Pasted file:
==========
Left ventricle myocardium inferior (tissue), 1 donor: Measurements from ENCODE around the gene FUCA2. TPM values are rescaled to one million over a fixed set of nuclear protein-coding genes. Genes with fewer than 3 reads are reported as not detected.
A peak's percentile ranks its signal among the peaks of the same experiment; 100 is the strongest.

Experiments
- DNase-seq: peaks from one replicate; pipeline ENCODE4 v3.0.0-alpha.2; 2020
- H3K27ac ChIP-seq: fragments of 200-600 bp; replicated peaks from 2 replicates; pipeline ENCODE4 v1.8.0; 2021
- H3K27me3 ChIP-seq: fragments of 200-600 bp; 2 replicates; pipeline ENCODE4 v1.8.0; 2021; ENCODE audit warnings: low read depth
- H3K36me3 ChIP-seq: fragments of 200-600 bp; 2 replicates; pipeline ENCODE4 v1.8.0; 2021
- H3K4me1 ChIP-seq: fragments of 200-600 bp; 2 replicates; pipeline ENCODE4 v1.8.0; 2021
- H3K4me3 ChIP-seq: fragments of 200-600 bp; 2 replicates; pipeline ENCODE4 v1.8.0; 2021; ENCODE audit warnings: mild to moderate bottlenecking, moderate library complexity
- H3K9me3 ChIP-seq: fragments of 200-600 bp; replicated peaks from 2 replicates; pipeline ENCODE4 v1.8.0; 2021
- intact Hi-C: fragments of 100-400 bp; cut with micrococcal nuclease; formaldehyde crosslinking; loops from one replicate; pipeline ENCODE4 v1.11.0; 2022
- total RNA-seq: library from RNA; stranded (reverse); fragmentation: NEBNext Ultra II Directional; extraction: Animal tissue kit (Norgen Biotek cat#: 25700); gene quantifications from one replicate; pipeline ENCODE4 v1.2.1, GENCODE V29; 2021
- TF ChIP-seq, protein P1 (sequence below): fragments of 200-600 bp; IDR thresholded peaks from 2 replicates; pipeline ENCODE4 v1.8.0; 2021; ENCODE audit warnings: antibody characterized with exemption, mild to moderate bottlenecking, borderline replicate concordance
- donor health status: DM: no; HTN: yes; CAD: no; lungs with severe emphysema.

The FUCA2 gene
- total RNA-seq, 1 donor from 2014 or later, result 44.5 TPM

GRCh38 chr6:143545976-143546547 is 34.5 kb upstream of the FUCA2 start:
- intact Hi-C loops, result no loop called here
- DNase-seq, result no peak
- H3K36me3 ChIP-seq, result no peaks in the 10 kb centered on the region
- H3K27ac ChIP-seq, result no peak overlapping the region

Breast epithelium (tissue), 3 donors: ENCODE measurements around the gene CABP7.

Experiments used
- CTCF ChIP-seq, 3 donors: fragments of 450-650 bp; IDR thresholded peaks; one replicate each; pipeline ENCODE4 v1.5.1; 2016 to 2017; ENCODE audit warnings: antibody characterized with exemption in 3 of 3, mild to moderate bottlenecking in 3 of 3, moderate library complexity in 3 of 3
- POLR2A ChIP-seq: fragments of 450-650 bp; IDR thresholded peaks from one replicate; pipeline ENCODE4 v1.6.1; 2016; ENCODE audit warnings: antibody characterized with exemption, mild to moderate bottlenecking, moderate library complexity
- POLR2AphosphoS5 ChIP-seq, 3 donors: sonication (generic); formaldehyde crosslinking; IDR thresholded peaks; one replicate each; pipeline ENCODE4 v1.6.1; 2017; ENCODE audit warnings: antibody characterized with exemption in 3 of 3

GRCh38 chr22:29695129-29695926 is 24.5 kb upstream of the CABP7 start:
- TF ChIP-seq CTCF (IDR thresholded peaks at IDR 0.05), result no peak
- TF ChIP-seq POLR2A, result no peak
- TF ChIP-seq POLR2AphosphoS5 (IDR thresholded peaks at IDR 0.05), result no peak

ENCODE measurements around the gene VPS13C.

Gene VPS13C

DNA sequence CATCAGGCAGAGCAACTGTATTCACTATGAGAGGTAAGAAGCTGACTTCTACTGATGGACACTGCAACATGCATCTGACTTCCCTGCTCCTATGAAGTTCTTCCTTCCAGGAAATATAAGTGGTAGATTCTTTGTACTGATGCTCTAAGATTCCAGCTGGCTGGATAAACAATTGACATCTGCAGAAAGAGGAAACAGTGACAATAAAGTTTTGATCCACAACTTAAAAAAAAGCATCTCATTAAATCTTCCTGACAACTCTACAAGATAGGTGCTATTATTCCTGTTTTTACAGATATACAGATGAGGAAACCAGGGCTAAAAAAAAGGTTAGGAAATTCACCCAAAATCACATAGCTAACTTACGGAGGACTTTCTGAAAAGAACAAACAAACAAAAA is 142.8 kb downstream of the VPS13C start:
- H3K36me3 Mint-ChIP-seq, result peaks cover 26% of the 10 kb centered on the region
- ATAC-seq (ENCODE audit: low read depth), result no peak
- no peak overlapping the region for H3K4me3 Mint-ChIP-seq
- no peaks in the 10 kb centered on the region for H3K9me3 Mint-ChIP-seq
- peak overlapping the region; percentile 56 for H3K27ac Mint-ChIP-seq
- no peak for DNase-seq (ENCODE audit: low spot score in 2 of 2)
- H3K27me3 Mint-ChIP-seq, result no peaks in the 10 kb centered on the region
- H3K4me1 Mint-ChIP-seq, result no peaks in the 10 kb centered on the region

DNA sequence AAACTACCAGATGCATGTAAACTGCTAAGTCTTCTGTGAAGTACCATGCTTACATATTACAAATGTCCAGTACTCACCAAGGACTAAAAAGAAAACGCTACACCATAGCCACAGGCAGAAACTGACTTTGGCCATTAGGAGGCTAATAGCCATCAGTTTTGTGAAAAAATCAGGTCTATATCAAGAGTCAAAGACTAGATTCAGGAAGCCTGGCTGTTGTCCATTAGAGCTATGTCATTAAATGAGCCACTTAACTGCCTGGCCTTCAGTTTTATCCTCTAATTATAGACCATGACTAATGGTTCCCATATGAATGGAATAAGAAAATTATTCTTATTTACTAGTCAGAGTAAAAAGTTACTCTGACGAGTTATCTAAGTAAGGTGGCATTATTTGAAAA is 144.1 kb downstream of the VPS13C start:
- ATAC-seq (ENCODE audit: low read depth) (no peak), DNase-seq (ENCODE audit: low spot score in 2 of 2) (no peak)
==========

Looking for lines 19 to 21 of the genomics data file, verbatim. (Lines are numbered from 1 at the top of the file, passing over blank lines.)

- DNase-seq, result no peak
- H3K36me3 ChIP-seq, result no peaks in the 10 kb centered on the region
- H3K27ac ChIP-seq, result no peak overlapping the region